Behind the Makeup: A Look into the World of Children Pageants

By: Amelia Nahmias Email
By: Amelia Nahmias Email

LYNCHBURG, Va -- Makeup, skimpy clothes and provocative poses are usually what people associate with beauty pageants. Now, the world of children pageants is more popular than ever, thanks to shows like “Toddlers in Tiaras” and “Here Comes Honey Boo Boo.”

The Valley has our very own mini diva, who calls herself “Honey Tutu.”

Her real name is actually Krislyn Ward. She is a three year old beauty queen who has been in 50 pageants since she was 20 months old.

She participated in the Tiny Miss Virginia Pageant, which is the oldest and most prestigious pageant in the state.

Every parent takes this weekend very seriously, including Shelly Ward, Krislyn's mom. She described just one financial cost of her daughter's participation in pageants.

"One of her dresses was $500. And I'm like, I've never had a $500 dress," said Shelly.

The pageant also allows baby contestants, 6 to 23 months old.

"You wouldn't put as much make up on a baby. A little powder, blush, lip gloss, mascara," said Tammy Samuels, who does makeup and hair for the pageant.

The question many people have about pageants is, when do contestants and their parents go too far?

Tiny Miss Virginia Pageant Director Gail Jones tried to keep her pageants as natural as possible and discourages what she thinks is excessive beauty maintenance.

"They're spraying these 6 to 23 month olds, and it's just, I think it's inhumane," said Jones.

Jones said competing can be harmful if parents do not have the proper perspective. She said parents can hurt their kids by being too competitive.

"I've seen some ugly moms, but I have a strict policy when it comes to my pageant as far as sportsmanship conduct goes."

First, Jones gives a warning and the offenders cannot compete for a year. The second offense means they cannot come back ever again. From personal experience, Jones understands the dynamic of pageant moms.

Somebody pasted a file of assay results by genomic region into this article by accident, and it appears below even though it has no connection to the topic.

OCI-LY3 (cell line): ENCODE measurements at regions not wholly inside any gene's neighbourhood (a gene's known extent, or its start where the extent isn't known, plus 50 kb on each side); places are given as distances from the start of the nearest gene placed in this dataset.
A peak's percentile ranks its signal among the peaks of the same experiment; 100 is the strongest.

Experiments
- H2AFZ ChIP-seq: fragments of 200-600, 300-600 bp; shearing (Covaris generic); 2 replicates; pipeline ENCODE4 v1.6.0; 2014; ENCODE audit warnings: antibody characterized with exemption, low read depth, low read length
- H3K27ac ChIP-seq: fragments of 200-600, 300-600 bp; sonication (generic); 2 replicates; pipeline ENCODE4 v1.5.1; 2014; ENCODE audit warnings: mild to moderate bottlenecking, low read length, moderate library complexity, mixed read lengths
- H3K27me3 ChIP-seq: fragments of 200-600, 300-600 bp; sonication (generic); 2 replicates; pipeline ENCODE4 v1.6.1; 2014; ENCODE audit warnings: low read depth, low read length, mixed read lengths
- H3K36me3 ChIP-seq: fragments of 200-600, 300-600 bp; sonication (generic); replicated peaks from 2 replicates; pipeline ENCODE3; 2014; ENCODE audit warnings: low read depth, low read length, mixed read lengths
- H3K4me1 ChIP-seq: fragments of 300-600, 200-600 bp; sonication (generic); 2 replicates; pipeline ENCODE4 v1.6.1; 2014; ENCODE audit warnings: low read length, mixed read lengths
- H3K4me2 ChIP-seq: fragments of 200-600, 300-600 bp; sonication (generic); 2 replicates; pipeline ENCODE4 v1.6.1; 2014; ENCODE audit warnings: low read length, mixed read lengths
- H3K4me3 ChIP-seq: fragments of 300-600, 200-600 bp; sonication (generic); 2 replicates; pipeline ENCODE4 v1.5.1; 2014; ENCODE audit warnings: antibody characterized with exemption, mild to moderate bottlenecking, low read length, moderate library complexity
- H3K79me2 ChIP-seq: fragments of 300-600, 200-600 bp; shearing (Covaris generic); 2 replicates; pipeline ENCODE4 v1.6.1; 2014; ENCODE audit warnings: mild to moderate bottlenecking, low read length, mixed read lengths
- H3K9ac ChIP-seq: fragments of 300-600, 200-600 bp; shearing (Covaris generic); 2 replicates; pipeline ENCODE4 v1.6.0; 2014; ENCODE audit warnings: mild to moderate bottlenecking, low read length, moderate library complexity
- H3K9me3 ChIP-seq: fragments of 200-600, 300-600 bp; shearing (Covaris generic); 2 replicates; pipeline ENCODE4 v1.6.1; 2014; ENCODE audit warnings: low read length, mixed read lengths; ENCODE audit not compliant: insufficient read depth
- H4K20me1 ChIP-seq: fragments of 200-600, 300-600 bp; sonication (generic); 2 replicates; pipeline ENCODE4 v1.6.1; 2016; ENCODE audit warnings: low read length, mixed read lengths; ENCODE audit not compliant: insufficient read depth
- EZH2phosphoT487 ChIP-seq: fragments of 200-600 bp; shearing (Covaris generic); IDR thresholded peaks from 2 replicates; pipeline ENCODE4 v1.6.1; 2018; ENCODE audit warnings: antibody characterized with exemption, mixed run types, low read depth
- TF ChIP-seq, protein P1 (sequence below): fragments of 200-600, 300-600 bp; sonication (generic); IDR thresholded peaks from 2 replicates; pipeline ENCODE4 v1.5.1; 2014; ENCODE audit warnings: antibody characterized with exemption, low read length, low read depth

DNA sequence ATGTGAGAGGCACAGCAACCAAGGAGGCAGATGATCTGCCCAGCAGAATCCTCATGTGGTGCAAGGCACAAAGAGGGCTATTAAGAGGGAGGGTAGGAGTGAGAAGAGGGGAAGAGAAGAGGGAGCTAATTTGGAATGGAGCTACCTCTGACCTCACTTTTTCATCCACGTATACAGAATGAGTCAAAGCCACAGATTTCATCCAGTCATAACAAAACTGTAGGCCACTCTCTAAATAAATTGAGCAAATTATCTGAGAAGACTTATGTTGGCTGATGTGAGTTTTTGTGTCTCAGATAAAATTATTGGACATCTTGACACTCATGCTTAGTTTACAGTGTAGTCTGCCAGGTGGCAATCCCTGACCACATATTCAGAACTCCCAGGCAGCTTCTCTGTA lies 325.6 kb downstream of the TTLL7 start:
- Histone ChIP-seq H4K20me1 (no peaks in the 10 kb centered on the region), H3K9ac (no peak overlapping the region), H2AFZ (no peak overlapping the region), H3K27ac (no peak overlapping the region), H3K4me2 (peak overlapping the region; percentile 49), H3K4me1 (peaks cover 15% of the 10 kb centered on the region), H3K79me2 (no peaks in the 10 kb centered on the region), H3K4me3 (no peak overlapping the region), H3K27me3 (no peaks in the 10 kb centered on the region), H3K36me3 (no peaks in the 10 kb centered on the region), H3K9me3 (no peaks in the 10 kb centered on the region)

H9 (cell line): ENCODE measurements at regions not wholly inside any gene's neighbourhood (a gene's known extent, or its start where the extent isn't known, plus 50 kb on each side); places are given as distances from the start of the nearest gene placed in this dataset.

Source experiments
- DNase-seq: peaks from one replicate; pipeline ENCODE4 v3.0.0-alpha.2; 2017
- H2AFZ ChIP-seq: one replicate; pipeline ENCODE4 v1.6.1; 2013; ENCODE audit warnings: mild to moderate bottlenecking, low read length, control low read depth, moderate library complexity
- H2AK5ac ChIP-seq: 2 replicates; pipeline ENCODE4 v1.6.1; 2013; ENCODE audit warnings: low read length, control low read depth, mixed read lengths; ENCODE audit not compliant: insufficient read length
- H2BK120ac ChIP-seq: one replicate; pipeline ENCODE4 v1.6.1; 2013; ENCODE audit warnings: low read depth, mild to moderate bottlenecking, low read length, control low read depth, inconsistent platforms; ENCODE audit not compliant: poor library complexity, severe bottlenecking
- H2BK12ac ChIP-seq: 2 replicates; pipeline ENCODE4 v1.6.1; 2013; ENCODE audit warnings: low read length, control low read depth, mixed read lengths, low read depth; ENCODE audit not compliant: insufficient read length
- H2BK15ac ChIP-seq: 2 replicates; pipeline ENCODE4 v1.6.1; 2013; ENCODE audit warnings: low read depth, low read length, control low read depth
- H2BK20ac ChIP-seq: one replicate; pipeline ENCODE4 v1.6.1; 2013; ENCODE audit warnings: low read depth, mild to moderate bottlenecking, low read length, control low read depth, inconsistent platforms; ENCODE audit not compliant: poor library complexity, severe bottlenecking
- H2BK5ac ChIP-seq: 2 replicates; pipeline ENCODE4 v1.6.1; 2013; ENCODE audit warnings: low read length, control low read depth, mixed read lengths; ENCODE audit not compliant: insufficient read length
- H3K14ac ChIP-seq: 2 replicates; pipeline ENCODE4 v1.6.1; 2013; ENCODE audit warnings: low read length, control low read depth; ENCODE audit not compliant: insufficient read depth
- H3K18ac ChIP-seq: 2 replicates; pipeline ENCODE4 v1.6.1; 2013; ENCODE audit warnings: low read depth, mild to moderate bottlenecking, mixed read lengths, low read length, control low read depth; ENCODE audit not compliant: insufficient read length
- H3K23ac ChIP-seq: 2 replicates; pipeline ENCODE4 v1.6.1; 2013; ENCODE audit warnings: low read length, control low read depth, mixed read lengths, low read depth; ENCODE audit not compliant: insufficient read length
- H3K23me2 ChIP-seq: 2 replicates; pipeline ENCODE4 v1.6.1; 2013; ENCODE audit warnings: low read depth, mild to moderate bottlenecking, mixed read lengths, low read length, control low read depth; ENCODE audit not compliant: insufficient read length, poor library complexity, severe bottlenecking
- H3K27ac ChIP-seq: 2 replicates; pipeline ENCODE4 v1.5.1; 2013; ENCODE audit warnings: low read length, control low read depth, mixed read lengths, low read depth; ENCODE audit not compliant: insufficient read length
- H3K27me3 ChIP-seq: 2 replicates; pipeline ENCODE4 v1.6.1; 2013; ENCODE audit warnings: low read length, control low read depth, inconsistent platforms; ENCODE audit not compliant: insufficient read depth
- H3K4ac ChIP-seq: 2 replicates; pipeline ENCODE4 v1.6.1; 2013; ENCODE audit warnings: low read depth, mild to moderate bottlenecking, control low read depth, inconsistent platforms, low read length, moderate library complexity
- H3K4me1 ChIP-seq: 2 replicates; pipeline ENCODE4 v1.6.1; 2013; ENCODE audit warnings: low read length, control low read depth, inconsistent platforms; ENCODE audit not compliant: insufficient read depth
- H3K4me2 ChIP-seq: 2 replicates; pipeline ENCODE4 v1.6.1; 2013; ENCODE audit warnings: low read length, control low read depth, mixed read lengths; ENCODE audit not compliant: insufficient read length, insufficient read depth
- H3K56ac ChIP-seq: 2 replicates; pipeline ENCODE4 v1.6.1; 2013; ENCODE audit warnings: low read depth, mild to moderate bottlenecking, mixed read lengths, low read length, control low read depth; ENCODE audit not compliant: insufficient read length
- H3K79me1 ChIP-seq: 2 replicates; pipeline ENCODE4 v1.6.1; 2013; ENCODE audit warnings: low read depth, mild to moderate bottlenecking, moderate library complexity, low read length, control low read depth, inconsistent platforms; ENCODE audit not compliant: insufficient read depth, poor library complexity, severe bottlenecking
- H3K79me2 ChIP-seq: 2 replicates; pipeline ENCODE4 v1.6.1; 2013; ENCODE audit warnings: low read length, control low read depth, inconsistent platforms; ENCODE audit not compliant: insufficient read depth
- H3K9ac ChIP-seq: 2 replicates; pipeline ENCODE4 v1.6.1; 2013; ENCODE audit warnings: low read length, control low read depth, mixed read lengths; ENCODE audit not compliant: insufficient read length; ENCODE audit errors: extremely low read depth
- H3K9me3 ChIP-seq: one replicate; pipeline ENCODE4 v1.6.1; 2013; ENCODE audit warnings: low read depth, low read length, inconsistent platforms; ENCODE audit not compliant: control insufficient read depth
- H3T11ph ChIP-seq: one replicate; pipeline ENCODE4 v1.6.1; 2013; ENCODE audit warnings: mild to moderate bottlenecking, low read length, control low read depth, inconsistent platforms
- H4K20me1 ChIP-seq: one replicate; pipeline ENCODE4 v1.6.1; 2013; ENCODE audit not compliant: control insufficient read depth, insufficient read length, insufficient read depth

"I was a pageant mom, and I was competitive. It's not all for fun. It's the same concept as baseball."

Shelly also understands that principle.

"I know that it's a competition, but if we win, we win. If we lose, she's still our queen at home," said Shelly.

Krislyn is also queen on the stage.

"She likes to shake, and take pictures. She likes the camera."

The struggle and preparation are nothing compared to the smile on Krislyn's face and the friendships she makes. That is what makes doing pageants worth it to Shelly.

"When she gets off of the stage, and she is so proud of herself, she comes running to me. I say Krislyn, 'Way to go, you're awesome!' and she just gives me this big hug. It makes me feel so good, that she has the confidence in herself."

Jones said pageants teach girls how to speak in front of people, which could help the girls later on in life in job interviews or at school. Jones said it's a different story for the youngest contestants.

"I tell the moms, six to 23 months is about them, it's not about the child," said Jones.

Krislyn got third runner up this weekend and that means she will move on to the national competition in March. She will be eligible for more scholarships and savings bonds and the Wards would save all prize money for Krislyn's future college expenses.

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